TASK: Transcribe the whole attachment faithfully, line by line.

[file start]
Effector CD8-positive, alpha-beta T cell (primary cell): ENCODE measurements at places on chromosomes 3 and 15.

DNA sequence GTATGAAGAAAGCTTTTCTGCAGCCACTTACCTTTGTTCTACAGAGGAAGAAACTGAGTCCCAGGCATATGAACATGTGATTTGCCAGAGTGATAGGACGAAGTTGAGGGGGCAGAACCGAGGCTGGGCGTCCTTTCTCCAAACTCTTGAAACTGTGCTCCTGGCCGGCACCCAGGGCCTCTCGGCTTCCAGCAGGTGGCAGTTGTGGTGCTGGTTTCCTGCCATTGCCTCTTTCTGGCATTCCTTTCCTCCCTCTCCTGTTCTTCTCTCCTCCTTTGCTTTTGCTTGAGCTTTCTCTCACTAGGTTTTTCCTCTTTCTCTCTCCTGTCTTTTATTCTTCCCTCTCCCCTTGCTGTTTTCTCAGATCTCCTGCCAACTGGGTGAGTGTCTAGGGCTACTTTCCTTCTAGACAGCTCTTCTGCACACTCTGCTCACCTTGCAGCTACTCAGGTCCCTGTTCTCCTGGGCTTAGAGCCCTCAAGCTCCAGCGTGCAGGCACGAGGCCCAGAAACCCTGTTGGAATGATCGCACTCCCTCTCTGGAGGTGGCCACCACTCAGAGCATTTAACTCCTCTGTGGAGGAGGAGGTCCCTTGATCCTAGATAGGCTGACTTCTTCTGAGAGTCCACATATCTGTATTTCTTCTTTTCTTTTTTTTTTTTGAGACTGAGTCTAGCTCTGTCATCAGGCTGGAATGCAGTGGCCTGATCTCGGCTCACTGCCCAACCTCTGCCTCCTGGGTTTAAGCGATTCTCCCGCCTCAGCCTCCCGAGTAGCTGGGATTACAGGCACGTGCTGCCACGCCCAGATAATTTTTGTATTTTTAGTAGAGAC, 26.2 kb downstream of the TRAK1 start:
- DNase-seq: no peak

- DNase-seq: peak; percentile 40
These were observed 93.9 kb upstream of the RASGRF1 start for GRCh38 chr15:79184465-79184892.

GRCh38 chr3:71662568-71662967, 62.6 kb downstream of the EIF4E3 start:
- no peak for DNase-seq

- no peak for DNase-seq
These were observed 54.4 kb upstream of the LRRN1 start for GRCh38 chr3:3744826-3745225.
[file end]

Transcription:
Effector CD8-positive, alpha-beta T cell (primary cell): ENCODE measurements at places on chromosomes 3 and 15.

DNA sequence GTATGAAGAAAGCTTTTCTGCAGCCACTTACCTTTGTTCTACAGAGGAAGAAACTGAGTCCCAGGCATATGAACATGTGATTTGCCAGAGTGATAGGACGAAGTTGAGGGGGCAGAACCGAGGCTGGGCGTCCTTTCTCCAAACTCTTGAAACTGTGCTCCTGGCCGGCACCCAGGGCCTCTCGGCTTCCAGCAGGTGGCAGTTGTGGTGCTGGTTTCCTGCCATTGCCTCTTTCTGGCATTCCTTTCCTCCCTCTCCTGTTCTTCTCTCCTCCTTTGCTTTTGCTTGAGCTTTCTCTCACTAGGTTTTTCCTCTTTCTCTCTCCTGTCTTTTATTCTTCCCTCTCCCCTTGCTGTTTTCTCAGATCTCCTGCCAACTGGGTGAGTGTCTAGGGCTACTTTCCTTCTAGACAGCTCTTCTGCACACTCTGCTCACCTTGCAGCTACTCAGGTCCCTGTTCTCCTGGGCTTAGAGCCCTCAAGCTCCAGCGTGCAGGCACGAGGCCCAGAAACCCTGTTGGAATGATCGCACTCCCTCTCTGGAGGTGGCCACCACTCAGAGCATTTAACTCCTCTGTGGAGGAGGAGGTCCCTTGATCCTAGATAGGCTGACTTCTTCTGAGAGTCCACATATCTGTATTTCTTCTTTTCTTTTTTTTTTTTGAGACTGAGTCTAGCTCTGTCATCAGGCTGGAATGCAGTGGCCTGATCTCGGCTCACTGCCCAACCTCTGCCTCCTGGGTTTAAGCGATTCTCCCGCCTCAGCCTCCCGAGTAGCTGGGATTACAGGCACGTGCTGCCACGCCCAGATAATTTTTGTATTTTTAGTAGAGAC, 26.2 kb downstream of the TRAK1 start:
- DNase-seq: no peak

- DNase-seq: peak; percentile 40
These were observed 93.9 kb upstream of the RASGRF1 start for GRCh38 chr15:79184465-79184892.

GRCh38 chr3:71662568-71662967, 62.6 kb downstream of the EIF4E3 start:
- no peak for DNase-seq

- no peak for DNase-seq
These were observed 54.4 kb upstream of the LRRN1 start for GRCh38 chr3:3744826-3745225.